About Taranaki

Welcome to the region like no other. It’s unique, it’s legendary and it’s impressive. 

Standing tall and keeping a watchful eye is the picture-perfect Mount Taranaki. Maori legend has it that Mount Taranaki was initially located in the centre of the North Island, but lost a mighty battle with another mountain for the heart of pretty Mount Pihanga. Banished west to his current position, it is still said that when the 2518m peak is hidden by clouds, the Mountain is hiding the tears he sheds for lost love.

Mount Taranaki is an ever-present part of the landscape and home to more than 200km of walking and hiking trails, a ski field, cafes and accommodation. A visit to the mountain should be on everyone’s bucket list – to climb to the summit, traverse the Pouakai Crossing, make a snow man in winter, stroll through the Goblin Forest or to ride the natural waterslides at Wilkies Pools on a hot summers day.
 

Len Lye Centre

Beneath the mountain there’s much more to discover. Taranaki is home to a flourishing arts scene with diverse and talented artisans and galleries who will challenge and inspire, provoke and move you. None more so than the pioneering artist Len Lye. 

His works are housed at the new and dazzling Len Lye Centre, part of the Govett-Brewster Art Gallery, one of New Zealand’s leading contemporary art museums.

Lye’s kinetic 48metre high sculpture Wind Wand has pride of place on New Plymouth’s bustling, award-winning 13km Coastal Walkway, which weaves from port, to city, to parklands and crosses the architectural masterpiece that is the Te Rewa Rewa bridge.There are many more fantastic walks and hikes around the region that will suit all fitness and accessibility levels, from flat boardwalk strolls to bush walks teeming with bird life. 

Taranaki has been known as the ‘Garden of New Zealand’ since the first European settlers and it’s easy to see why. Thanks to our rich volcanic soil, our gardens are so spectacular they have their own festivals. Speaking of festivals, we do them well in Taranaki. Year round there’s always something to fill the calendar – everything from the global musical festival WOMAD to the ASP World Women’s Surf festival, international rugby and football matches, AmeriCarna, the International Arts Festival, TropFest Film Festival, Kinetika, and so much more. Whatever adventures or festival experiences you choose you’ll also discover cool cafes and restaurants, diverse accommodation options, friendly locals and spectacular scenery.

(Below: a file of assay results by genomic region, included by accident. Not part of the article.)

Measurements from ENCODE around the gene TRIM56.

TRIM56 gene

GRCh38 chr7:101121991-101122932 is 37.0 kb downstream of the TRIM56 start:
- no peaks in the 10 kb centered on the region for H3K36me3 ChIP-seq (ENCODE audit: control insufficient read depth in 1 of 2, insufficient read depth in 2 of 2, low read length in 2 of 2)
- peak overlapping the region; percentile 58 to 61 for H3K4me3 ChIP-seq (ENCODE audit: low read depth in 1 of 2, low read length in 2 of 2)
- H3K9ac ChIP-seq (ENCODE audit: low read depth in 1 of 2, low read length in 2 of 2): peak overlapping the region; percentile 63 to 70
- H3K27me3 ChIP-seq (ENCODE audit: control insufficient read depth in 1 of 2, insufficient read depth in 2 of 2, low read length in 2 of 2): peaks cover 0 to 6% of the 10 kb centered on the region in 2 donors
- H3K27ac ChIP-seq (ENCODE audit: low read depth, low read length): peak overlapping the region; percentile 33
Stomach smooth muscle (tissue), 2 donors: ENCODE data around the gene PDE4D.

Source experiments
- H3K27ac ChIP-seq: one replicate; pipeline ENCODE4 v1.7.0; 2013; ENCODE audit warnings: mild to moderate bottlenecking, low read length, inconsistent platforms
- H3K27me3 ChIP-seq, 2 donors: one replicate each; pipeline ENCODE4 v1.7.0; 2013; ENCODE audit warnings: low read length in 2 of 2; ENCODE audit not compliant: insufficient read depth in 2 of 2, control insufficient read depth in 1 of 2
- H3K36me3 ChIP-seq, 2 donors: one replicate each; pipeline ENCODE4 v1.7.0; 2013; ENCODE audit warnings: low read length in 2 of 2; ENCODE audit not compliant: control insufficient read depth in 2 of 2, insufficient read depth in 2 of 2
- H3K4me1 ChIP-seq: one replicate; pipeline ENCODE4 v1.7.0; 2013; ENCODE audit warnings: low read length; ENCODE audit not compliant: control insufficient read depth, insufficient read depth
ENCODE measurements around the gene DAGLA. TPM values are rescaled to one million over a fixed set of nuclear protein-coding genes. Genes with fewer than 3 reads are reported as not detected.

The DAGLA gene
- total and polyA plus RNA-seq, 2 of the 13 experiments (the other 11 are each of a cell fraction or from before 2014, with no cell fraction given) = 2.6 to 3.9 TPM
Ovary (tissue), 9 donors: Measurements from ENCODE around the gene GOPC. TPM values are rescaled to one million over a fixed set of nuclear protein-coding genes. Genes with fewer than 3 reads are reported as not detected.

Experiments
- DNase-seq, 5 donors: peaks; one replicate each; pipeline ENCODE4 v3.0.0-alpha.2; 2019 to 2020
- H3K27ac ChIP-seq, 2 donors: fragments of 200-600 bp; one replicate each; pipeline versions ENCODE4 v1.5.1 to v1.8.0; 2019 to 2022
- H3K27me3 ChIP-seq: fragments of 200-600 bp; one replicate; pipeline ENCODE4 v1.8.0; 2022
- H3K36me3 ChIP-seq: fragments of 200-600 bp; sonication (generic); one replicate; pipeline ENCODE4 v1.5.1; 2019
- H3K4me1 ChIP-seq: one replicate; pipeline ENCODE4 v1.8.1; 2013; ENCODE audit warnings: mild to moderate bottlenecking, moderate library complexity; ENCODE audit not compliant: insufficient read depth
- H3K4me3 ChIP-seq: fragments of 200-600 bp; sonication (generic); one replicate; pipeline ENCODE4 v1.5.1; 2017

Taranaki boasts an amazing collection of museums, like New Plymouth’s Puke Ariki and Hawera’s Tawhiti Museum – widely regarded as the best private museum in New Zealand or Patea’s stunning Aotea Utanganui. The region also offers a number of more eclectic private museums worth visiting.

Surf Highway 45

You can also head off the beaten track and seek adventure around Surf Highway 45 – a 105km route that traces the coast between New Plymouth and Hawera. Almost every road that heads towards the coast will take you to an uncrowded, legendary surf break. 

Or really get away from it all along the Forgotten World Highway – New Zealand’s oldest touring route between Stratford and the mountainous centre of the North Island.

Complete with a hand carved tunnel, a lush green gorge and the iconic ‘Republic of Whangamomona’. 
Whatever your reasons for visiting, Taranaki will change your perceptions, impress you, inspire you and who knows, you may end up loving it so much you won’t want to leave!

Taranaki will win your heart, offering you an experience that is truly 'like no other'.